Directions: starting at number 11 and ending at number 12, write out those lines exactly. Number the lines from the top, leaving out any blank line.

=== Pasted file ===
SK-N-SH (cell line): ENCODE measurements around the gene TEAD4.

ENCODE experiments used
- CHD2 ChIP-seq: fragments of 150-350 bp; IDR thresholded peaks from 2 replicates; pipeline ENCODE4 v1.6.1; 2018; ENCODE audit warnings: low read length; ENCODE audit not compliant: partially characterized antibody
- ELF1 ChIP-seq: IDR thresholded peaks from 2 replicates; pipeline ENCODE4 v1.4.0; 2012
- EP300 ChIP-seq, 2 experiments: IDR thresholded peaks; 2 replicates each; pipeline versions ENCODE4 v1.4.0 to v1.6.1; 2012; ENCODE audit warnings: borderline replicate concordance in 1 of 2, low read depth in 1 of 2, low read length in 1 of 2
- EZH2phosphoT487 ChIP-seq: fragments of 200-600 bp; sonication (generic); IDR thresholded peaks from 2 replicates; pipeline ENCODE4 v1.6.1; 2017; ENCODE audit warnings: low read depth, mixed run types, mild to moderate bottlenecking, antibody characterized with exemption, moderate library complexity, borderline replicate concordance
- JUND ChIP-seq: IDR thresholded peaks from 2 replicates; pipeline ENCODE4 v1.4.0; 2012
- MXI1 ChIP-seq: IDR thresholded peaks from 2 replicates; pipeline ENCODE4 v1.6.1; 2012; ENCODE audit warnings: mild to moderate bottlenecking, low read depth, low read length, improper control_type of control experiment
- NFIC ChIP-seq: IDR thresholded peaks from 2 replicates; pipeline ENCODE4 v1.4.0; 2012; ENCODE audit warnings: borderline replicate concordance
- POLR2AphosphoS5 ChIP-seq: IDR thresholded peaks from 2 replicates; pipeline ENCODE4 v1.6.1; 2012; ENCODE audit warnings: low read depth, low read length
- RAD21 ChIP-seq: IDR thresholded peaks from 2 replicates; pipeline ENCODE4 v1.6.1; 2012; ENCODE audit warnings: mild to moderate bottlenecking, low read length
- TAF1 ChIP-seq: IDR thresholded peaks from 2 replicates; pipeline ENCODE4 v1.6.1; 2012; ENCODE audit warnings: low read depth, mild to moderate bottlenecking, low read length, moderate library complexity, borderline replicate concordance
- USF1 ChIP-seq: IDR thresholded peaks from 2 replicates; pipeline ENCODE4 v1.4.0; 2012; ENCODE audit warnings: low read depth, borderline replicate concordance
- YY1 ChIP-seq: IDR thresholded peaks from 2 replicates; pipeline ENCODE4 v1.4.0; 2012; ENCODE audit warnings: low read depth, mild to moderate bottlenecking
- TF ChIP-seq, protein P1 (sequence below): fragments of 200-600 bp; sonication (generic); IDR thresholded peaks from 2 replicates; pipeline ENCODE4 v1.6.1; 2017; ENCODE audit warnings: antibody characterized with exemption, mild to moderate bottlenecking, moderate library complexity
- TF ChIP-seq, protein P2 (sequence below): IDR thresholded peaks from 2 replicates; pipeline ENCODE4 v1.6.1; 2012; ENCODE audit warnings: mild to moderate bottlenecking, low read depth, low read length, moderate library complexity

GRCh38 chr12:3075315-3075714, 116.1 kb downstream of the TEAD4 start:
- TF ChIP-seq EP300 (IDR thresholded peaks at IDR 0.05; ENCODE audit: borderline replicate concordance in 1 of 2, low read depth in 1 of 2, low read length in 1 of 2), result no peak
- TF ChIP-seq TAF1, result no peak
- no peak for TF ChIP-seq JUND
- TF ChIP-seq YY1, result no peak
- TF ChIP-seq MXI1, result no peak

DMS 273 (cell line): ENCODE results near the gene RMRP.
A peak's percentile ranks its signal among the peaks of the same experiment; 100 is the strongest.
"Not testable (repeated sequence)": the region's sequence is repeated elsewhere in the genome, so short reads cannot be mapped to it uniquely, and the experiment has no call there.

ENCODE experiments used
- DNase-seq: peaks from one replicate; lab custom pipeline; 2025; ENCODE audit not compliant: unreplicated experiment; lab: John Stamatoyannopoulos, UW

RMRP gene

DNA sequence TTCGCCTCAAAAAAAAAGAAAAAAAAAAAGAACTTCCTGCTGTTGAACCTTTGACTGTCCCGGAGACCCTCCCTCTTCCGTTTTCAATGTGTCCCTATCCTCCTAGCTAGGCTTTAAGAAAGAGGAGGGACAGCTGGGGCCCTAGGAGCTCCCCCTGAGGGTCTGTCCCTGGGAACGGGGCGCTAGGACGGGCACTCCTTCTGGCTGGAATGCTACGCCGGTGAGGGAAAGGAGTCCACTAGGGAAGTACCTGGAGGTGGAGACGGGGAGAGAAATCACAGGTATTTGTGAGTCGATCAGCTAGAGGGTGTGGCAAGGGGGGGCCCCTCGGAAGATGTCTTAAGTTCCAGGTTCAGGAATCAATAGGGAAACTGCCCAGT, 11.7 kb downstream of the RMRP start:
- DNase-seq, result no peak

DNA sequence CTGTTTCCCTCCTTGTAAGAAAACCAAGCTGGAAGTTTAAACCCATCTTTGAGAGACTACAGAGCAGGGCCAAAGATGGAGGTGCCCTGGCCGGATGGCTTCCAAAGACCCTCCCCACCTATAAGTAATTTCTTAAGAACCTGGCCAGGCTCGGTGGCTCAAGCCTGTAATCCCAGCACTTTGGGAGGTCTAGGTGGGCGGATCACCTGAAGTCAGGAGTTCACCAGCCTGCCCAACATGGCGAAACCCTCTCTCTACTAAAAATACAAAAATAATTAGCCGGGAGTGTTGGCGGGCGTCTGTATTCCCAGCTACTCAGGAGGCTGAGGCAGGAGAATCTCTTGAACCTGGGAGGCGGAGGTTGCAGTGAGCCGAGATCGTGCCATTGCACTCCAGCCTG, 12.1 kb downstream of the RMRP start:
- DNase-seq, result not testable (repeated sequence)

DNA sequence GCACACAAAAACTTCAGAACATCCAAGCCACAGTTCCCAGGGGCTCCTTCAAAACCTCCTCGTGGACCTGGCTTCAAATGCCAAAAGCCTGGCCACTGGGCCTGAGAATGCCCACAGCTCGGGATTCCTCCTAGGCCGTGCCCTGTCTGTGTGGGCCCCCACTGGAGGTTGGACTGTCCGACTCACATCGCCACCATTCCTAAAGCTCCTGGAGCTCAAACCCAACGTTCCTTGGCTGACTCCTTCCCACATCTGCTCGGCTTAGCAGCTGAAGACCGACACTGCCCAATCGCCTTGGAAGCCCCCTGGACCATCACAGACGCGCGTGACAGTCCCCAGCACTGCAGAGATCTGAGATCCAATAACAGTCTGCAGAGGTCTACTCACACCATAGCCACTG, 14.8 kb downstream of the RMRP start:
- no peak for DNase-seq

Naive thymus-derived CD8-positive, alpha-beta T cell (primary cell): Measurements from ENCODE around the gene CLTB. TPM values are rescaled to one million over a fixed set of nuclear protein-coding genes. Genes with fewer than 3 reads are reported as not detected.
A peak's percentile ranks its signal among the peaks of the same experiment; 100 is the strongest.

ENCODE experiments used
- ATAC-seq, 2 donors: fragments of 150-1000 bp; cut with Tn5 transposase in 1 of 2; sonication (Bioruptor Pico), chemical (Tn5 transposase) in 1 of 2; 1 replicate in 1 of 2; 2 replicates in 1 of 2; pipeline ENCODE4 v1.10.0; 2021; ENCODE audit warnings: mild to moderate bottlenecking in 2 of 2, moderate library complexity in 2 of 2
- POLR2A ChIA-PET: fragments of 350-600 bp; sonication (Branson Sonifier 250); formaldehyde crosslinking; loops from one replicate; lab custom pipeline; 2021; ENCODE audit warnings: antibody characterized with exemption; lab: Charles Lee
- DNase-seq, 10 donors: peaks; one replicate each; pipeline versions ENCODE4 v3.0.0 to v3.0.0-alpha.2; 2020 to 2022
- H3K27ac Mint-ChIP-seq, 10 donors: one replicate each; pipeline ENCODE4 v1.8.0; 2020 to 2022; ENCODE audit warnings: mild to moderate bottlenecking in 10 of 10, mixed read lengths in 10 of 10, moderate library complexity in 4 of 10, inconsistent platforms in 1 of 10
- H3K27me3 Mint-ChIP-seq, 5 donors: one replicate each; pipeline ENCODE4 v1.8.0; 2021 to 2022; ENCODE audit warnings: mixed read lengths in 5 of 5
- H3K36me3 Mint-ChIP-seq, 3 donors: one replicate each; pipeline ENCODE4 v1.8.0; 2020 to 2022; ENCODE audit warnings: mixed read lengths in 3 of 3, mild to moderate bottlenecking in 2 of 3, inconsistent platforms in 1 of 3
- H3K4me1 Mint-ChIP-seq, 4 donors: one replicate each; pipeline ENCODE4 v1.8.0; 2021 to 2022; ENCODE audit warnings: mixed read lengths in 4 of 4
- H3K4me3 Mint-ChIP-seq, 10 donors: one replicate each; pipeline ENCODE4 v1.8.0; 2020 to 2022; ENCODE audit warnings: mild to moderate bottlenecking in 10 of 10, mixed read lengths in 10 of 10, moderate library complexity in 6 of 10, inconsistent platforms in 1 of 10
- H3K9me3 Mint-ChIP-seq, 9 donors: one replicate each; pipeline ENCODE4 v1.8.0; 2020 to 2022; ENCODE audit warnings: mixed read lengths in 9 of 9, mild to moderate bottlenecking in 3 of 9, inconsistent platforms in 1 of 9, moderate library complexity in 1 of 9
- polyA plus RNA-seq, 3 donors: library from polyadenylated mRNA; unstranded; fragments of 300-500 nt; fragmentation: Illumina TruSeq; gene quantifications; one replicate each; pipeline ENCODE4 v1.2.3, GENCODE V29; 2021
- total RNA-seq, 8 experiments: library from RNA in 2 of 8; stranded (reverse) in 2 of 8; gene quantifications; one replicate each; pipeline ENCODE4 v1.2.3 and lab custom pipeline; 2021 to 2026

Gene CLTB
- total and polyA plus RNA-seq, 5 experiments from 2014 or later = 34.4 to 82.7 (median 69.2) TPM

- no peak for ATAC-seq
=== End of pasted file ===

- RAD21 ChIP-seq: IDR thresholded peaks from 2 replicates; pipeline ENCODE4 v1.6.1; 2012; ENCODE audit warnings: mild to moderate bottlenecking, low read length
- TAF1 ChIP-seq: IDR thresholded peaks from 2 replicates; pipeline ENCODE4 v1.6.1; 2012; ENCODE audit warnings: low read depth, mild to moderate bottlenecking, low read length, moderate library complexity, borderline replicate concordance